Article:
Conway on working for Trump administration her husband critiques: 'It doesn't affect me'

Conway on working for Trump administration her husband critiques: 'It doesn't affect me'
© Fox News Sunday

White House counselor Kellyanne ConwayKellyanne Elizabeth ConwayWhite House seeks to clarify Trump remarks on emergency Trump says he 'didn't need to' declare emergency but wanted 'faster' action Trump dismisses Ann Coulter after criticism: 'I hardly know her' MORE said it does not affect her that her husband, George Conway, vocally disagrees with the Trump administration.

"Well it doesn't affect me or my job," Conway said on "Fox News Sunday" when asked about her feelings on the subject. “I’ve never been doing better, personally or professionally."

She later added, "I think the 'Mr. Kellyanne Conway' comment is instructive too because people describe my husband as 'Kellyanne Conway’s husband' more often than they describe him by his first name."

"So I’m sure the feminists are really cheering me on today."

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George Conway recently penned an op-ed that argued that it is unconstitutional for President TrumpDonald John TrumpMcCabe says he was fired because he 'opened a case against' Trump McCabe: Trump said 'I don't care, I believe Putin' when confronted with US intel on North Korea McCabe: Trump talked to me about his election victory during 'bizarre' job interview MORE to appoint Matthew Whitaker as the acting replacement for Attorney General Jeff SessionsJefferson (Jeff) Beauregard SessionsMcCabe says he was fired because he 'opened a case against' Trump The Hill's Morning Report — Presented by the American Academy of HIV Medicine — Trump, Congress prepare for new border wall fight The Memo: Trump and McCabe go to war MORE.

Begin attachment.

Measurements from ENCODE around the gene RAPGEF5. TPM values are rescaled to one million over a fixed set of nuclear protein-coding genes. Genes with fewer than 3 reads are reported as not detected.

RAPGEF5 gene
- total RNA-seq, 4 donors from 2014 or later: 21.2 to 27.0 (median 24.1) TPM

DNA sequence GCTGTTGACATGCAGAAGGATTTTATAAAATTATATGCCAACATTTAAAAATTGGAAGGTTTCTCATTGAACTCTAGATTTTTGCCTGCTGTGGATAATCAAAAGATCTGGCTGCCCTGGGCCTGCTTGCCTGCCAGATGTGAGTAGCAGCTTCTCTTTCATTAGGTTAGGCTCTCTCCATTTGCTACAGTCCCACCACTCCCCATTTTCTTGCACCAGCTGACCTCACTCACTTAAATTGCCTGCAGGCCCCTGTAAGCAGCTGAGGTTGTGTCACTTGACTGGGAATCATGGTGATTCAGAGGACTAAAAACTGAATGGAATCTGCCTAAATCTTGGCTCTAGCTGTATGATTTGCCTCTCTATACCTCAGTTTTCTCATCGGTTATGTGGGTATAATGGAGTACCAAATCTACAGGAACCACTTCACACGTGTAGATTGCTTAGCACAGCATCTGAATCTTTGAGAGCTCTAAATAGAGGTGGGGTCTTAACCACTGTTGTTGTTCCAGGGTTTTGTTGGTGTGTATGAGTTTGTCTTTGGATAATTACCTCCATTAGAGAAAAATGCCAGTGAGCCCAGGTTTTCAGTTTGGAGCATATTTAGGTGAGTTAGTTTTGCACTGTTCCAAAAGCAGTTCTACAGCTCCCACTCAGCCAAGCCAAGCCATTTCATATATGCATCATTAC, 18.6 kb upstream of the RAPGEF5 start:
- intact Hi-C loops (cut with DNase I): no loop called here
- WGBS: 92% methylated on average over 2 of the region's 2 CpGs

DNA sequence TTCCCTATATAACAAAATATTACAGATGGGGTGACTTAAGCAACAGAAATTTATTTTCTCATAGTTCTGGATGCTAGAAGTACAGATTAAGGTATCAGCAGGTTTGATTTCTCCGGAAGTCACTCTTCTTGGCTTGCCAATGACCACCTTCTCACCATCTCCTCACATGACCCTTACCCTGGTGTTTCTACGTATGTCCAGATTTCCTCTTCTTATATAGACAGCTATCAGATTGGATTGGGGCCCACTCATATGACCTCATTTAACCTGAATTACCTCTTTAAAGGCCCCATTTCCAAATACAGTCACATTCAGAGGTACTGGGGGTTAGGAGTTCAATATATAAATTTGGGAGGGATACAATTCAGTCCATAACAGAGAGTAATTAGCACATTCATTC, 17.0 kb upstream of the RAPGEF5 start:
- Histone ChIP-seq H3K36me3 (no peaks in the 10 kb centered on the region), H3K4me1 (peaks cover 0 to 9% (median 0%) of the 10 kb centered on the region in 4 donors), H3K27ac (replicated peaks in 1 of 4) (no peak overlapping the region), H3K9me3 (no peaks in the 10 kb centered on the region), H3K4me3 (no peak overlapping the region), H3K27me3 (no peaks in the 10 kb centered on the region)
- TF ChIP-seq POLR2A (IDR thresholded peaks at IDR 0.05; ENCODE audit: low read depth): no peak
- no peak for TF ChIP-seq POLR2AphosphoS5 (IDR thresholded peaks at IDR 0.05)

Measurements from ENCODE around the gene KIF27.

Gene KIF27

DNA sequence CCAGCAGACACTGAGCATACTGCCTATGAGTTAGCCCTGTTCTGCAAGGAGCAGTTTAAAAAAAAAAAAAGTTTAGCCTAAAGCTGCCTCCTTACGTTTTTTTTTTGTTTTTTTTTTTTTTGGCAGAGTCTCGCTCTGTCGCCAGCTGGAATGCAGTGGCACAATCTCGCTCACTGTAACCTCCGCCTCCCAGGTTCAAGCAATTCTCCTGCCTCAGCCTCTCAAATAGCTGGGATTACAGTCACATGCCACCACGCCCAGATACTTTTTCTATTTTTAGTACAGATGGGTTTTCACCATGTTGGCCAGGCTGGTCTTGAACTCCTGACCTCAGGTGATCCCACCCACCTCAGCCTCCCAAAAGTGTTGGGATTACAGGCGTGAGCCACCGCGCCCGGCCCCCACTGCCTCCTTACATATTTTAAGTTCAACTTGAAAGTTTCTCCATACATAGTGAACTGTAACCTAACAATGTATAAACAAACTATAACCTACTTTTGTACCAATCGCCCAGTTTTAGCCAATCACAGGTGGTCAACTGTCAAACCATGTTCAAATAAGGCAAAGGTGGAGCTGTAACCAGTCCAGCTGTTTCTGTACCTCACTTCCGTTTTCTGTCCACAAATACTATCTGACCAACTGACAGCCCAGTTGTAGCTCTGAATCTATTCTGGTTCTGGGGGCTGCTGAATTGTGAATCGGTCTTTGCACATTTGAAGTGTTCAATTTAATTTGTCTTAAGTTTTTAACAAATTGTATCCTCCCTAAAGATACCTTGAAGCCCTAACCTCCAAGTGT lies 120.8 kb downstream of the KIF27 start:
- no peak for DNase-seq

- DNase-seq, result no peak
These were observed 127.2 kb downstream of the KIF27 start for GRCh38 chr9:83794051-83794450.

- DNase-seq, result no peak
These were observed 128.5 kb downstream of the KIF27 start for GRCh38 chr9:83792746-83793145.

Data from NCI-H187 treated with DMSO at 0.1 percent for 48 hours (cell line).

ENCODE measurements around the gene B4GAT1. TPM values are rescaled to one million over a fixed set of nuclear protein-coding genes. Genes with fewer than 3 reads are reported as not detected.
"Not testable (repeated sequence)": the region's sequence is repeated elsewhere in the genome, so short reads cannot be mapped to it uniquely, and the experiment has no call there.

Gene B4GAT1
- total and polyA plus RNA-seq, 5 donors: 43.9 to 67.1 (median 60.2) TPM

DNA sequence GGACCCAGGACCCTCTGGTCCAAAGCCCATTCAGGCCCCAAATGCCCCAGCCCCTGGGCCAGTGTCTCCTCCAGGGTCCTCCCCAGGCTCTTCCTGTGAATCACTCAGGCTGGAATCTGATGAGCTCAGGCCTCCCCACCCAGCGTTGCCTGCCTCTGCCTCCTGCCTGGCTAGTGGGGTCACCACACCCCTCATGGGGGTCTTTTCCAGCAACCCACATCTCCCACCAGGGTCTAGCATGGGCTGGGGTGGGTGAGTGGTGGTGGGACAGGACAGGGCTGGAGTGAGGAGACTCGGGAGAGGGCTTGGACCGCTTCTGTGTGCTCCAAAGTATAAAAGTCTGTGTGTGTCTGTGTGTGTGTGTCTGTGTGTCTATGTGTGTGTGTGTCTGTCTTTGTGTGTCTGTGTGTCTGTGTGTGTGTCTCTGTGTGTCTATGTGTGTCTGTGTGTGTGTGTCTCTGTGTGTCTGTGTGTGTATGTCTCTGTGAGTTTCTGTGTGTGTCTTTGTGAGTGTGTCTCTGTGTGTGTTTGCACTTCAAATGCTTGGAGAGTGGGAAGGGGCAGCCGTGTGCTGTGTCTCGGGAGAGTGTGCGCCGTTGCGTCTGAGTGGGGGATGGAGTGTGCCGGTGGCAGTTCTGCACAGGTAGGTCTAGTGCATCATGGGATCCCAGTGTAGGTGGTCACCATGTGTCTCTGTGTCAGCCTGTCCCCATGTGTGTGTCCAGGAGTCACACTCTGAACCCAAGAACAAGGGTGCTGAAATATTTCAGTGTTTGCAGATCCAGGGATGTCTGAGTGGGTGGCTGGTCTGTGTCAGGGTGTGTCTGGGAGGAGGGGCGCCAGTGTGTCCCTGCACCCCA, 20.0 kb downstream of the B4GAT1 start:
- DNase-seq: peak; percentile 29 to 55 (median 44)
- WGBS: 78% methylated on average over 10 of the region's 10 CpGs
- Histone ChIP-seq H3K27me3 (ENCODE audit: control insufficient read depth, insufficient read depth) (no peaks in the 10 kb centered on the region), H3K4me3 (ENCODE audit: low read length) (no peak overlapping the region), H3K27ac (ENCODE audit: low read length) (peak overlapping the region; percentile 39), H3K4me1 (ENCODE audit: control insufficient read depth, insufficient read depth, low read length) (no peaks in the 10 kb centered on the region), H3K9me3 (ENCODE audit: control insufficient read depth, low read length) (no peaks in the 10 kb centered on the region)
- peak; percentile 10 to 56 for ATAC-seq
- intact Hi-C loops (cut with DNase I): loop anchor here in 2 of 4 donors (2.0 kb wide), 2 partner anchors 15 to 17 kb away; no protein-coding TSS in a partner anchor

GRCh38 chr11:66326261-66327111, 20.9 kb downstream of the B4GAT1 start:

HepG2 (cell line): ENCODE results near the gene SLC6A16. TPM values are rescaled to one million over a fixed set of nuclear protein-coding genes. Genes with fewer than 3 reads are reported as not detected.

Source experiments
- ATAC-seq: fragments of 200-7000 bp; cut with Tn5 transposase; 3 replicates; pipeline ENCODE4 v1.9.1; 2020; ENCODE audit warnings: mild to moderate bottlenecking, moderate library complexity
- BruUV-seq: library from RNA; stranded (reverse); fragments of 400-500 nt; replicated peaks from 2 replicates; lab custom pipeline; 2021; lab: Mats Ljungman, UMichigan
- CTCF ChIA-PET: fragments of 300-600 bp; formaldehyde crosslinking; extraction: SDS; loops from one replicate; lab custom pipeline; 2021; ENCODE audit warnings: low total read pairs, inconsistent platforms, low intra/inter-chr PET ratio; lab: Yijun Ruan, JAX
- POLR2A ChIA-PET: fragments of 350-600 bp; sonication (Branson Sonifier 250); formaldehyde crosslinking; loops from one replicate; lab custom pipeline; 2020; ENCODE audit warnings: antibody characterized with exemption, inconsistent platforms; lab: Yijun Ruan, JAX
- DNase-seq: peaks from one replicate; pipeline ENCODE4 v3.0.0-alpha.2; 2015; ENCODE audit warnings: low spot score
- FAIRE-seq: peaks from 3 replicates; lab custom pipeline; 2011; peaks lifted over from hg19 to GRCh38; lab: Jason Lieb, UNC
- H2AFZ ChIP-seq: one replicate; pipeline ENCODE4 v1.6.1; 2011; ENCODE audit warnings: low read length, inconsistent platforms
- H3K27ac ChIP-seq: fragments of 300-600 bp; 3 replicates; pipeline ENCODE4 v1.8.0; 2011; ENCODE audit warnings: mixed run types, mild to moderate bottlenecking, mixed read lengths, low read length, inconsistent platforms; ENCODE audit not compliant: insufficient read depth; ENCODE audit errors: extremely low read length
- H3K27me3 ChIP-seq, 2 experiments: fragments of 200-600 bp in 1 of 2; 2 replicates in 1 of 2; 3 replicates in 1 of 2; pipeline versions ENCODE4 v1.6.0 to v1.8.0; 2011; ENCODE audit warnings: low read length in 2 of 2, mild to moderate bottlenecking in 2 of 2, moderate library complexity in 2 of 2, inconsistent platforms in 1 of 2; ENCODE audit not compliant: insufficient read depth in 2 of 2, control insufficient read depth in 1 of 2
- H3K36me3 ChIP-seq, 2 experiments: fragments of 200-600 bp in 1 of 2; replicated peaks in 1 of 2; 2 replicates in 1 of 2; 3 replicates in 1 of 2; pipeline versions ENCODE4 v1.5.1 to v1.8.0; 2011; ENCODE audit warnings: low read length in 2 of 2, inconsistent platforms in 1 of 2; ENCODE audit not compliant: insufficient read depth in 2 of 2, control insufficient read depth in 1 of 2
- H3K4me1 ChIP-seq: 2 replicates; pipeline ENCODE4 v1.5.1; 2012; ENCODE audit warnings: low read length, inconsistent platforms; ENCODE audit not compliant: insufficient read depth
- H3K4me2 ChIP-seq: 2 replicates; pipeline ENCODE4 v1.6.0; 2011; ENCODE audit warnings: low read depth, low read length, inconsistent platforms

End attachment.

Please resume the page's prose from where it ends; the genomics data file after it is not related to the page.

After being asked about George Conway's opinion piece on Friday, the president referred to him as "Mr. Kellyanne Conway" and said he was "just trying to get publicity for himself."

"Why don't you ask Kellyanne that question, all right?" Trump added. "She might know him better than me."

Conway on Sunday dismissed the conflict as a normal disagreement in the course of politics.

"People argue about the Constitution everyday. That's why we have the United States Supreme Court. That's why we have the entire circuit court system," Conway said when asked about her husband's opinion piece.

"He and his co-author have one opinion, the president and his attorneys have another."

She declined to give her opinion outright, saying, "Respectfully, I offer my advice to the president in private."

"I don't need to put it on the opinion pages because I'm counselor to the president."

"And the president and his attorneys are convinced that there are at least three or four ways this appointment does pass muster, is constitutional," she said.

George Conway argued in the op-ed that Whitaker's appointment is in violation of the Appointments Clause of the Constitution, which stipulates that principal officers must be confirmed by the Senate.

"Under the Constitution, first of all, through the Vacancies Act," Kellyanne Conway said. "Also there's a statute passed in 1998 and there's a 2003 Department of Justice opinion about this."